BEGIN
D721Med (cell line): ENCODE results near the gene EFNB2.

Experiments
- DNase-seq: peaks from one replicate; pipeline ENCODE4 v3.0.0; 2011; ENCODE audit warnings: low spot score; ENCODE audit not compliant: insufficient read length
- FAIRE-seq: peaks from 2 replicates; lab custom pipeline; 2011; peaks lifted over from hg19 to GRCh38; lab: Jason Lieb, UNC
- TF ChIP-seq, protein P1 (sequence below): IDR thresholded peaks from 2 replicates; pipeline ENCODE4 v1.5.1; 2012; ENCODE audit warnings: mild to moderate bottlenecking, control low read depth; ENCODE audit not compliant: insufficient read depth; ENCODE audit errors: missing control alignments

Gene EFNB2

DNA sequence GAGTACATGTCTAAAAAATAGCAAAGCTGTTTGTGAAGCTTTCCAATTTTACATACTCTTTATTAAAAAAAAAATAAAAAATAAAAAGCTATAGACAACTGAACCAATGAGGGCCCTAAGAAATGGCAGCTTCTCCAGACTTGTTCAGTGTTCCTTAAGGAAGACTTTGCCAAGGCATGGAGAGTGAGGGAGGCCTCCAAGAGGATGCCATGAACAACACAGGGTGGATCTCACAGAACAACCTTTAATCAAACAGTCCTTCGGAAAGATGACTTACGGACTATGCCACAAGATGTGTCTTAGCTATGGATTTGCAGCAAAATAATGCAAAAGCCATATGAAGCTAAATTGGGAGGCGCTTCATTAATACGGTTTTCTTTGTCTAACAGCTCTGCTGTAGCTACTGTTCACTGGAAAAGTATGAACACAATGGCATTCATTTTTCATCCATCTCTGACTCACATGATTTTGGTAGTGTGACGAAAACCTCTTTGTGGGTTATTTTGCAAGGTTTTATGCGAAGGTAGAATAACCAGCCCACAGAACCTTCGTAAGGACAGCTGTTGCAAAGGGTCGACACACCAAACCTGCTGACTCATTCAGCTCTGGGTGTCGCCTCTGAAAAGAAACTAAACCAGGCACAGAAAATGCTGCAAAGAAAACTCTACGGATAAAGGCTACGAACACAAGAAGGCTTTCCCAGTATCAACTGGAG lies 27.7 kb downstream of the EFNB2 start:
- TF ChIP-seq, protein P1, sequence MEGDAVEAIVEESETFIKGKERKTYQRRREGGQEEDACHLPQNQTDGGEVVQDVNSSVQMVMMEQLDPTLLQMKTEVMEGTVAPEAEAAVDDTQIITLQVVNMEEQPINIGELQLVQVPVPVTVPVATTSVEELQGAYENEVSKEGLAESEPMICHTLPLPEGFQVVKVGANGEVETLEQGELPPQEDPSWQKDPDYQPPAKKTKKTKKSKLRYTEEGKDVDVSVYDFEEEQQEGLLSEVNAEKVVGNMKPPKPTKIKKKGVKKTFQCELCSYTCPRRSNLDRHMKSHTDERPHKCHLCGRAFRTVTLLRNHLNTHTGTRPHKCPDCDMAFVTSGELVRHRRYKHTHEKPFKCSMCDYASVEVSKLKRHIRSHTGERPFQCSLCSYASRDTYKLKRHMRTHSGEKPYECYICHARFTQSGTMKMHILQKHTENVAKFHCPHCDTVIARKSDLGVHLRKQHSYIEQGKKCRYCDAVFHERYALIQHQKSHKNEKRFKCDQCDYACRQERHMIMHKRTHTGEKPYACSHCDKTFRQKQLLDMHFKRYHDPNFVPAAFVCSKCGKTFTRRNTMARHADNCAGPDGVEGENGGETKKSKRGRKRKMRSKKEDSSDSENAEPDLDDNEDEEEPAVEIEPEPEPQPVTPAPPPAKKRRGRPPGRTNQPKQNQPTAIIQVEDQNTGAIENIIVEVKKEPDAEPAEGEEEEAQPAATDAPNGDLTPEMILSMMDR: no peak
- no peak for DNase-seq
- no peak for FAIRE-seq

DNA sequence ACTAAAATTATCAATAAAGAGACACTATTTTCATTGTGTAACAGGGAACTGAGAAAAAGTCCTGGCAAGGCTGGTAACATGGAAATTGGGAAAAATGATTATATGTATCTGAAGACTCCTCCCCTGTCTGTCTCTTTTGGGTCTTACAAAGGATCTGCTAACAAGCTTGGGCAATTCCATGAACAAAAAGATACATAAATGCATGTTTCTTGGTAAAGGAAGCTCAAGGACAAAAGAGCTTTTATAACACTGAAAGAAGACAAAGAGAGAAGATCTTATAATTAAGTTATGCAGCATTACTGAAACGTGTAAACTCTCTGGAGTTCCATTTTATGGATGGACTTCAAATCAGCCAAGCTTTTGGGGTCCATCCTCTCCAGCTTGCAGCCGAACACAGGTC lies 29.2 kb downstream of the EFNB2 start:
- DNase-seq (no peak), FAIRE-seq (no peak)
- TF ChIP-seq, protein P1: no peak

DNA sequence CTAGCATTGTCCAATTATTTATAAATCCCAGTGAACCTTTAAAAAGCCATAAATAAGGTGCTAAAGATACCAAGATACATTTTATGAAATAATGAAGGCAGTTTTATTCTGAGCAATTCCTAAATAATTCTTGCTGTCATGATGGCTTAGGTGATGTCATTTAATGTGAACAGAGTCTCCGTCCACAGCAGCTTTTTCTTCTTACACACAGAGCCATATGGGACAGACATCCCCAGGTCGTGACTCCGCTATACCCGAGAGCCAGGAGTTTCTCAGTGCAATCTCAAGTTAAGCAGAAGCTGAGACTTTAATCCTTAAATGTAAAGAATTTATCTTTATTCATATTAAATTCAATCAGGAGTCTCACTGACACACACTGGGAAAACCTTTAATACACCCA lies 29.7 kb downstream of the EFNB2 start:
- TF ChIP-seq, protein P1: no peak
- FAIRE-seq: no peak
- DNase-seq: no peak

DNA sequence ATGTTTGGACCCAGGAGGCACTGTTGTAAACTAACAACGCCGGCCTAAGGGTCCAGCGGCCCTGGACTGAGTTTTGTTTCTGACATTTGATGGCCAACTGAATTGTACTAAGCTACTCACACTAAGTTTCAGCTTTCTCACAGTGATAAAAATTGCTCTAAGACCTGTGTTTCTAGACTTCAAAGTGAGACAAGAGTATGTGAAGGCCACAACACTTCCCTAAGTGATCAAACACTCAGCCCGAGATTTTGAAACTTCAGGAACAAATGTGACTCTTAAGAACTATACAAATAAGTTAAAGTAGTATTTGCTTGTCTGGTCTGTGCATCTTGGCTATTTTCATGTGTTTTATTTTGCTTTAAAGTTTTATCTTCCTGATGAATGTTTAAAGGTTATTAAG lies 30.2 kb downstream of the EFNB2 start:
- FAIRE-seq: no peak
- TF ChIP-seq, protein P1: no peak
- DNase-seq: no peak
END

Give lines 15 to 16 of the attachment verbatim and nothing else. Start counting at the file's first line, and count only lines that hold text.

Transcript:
- TF ChIP-seq, protein P1: no peak
- FAIRE-seq: no peak